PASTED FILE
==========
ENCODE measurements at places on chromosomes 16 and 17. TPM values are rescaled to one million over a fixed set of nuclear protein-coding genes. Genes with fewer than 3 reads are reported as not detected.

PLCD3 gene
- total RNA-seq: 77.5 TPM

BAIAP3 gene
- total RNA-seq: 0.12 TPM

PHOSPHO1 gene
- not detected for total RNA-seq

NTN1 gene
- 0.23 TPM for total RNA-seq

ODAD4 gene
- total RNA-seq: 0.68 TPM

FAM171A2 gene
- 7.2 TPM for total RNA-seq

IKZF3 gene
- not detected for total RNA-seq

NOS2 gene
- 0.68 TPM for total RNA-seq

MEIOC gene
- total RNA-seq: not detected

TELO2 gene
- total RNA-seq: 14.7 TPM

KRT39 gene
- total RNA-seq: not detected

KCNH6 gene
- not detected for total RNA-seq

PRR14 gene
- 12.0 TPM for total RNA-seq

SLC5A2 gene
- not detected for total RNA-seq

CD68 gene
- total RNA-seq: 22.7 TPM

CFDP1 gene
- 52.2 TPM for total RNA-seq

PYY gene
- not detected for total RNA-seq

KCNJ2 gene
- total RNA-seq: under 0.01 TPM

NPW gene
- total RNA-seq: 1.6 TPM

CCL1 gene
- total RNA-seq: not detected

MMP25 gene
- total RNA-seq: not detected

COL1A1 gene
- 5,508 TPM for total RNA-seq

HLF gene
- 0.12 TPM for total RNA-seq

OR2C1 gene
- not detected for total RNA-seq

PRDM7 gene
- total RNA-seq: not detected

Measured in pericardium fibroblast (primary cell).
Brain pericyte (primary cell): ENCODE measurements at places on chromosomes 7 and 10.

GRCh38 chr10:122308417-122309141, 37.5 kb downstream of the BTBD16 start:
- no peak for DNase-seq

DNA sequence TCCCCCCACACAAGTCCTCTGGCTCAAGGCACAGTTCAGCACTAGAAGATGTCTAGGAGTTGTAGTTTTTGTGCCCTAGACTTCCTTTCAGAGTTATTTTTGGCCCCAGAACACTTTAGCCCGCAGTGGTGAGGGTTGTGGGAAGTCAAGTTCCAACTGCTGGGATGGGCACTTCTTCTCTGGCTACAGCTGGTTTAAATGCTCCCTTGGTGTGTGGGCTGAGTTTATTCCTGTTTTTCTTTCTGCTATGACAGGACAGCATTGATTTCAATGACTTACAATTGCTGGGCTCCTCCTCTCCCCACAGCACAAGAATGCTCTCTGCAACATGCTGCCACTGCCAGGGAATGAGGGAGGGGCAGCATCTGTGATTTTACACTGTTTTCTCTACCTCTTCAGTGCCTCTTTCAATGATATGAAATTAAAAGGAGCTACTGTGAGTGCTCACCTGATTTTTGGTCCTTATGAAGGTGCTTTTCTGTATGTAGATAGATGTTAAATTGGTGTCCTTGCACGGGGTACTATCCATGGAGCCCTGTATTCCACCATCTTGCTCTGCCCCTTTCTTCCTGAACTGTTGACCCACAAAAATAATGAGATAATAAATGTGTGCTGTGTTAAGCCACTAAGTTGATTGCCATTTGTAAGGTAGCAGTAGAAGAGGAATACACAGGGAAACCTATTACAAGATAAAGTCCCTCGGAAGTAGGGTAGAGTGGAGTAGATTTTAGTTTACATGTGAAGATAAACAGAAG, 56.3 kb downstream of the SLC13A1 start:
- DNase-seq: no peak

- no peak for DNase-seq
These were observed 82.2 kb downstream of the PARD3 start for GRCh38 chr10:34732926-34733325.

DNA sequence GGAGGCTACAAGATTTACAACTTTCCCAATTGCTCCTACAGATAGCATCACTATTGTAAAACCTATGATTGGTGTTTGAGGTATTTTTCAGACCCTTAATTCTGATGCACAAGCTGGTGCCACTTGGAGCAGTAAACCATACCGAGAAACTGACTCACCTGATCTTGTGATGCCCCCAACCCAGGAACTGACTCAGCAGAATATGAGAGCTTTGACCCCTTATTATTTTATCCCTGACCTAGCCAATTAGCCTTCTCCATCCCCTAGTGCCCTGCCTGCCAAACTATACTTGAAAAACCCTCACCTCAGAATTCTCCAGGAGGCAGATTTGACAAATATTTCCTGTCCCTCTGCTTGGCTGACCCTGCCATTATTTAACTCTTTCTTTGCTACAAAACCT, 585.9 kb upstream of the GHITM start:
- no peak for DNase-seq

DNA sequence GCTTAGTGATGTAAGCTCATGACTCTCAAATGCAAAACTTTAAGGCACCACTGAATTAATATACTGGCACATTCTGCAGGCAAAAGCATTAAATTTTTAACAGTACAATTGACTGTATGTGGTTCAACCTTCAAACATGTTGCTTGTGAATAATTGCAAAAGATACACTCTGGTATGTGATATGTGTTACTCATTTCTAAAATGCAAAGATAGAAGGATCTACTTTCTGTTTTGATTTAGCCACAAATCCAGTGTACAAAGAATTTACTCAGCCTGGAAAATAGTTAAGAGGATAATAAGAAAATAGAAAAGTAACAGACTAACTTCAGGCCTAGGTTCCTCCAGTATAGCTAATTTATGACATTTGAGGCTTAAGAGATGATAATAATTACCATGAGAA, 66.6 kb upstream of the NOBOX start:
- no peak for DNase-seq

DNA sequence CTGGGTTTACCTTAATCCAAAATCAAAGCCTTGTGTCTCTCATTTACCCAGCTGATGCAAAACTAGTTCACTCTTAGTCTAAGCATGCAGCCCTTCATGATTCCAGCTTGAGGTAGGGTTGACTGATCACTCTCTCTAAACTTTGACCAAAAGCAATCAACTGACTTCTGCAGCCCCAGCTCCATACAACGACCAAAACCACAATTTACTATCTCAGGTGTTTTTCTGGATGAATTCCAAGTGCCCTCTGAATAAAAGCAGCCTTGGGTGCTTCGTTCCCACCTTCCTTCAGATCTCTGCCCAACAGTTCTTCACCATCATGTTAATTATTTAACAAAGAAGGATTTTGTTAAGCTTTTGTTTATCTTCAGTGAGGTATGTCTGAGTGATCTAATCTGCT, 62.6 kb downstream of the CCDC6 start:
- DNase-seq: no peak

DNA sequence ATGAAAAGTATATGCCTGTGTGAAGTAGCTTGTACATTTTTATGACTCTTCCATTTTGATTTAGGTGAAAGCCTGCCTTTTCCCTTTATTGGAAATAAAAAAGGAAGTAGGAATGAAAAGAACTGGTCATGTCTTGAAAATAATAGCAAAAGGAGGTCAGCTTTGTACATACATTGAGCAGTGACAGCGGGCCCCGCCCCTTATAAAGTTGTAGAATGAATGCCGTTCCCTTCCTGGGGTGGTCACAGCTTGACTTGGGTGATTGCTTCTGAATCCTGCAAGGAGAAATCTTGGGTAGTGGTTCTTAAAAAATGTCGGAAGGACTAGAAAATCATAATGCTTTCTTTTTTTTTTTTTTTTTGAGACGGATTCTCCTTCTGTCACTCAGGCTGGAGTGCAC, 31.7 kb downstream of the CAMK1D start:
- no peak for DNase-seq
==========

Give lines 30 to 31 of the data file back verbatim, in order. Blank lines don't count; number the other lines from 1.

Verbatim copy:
CD68 gene
- total RNA-seq: 22.7 TPM